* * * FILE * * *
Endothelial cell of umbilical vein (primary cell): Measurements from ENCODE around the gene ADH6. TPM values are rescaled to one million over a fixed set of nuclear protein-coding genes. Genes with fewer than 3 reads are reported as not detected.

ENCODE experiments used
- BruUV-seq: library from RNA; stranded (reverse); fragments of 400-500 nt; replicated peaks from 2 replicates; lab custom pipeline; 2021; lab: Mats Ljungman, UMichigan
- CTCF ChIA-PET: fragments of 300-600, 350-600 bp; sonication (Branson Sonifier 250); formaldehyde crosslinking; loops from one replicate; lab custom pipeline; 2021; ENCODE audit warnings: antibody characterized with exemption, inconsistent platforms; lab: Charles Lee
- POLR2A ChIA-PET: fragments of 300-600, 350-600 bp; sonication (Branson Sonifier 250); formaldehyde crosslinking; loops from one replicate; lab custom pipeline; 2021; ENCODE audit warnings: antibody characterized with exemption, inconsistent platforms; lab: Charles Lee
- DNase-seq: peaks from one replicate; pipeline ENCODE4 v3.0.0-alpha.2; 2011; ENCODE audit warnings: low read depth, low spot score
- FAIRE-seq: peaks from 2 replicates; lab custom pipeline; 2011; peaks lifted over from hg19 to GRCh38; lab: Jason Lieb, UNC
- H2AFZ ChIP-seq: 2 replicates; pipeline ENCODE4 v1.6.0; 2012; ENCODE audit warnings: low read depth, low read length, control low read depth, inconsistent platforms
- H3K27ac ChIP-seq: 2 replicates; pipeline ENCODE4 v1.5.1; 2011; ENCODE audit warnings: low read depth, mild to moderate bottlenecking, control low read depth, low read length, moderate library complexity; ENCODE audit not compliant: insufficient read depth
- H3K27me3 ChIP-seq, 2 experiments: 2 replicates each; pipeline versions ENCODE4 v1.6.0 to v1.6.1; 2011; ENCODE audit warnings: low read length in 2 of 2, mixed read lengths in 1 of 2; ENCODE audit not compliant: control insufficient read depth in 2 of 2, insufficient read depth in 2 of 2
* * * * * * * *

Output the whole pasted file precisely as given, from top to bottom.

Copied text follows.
Endothelial cell of umbilical vein (primary cell): Measurements from ENCODE around the gene ADH6. TPM values are rescaled to one million over a fixed set of nuclear protein-coding genes. Genes with fewer than 3 reads are reported as not detected.

ENCODE experiments used
- BruUV-seq: library from RNA; stranded (reverse); fragments of 400-500 nt; replicated peaks from 2 replicates; lab custom pipeline; 2021; lab: Mats Ljungman, UMichigan
- CTCF ChIA-PET: fragments of 300-600, 350-600 bp; sonication (Branson Sonifier 250); formaldehyde crosslinking; loops from one replicate; lab custom pipeline; 2021; ENCODE audit warnings: antibody characterized with exemption, inconsistent platforms; lab: Charles Lee
- POLR2A ChIA-PET: fragments of 300-600, 350-600 bp; sonication (Branson Sonifier 250); formaldehyde crosslinking; loops from one replicate; lab custom pipeline; 2021; ENCODE audit warnings: antibody characterized with exemption, inconsistent platforms; lab: Charles Lee
- DNase-seq: peaks from one replicate; pipeline ENCODE4 v3.0.0-alpha.2; 2011; ENCODE audit warnings: low read depth, low spot score
- FAIRE-seq: peaks from 2 replicates; lab custom pipeline; 2011; peaks lifted over from hg19 to GRCh38; lab: Jason Lieb, UNC
- H2AFZ ChIP-seq: 2 replicates; pipeline ENCODE4 v1.6.0; 2012; ENCODE audit warnings: low read depth, low read length, control low read depth, inconsistent platforms
- H3K27ac ChIP-seq: 2 replicates; pipeline ENCODE4 v1.5.1; 2011; ENCODE audit warnings: low read depth, mild to moderate bottlenecking, control low read depth, low read length, moderate library complexity; ENCODE audit not compliant: insufficient read depth
- H3K27me3 ChIP-seq, 2 experiments: 2 replicates each; pipeline versions ENCODE4 v1.6.0 to v1.6.1; 2011; ENCODE audit warnings: low read length in 2 of 2, mixed read lengths in 1 of 2; ENCODE audit not compliant: control insufficient read depth in 2 of 2, insufficient read depth in 2 of 2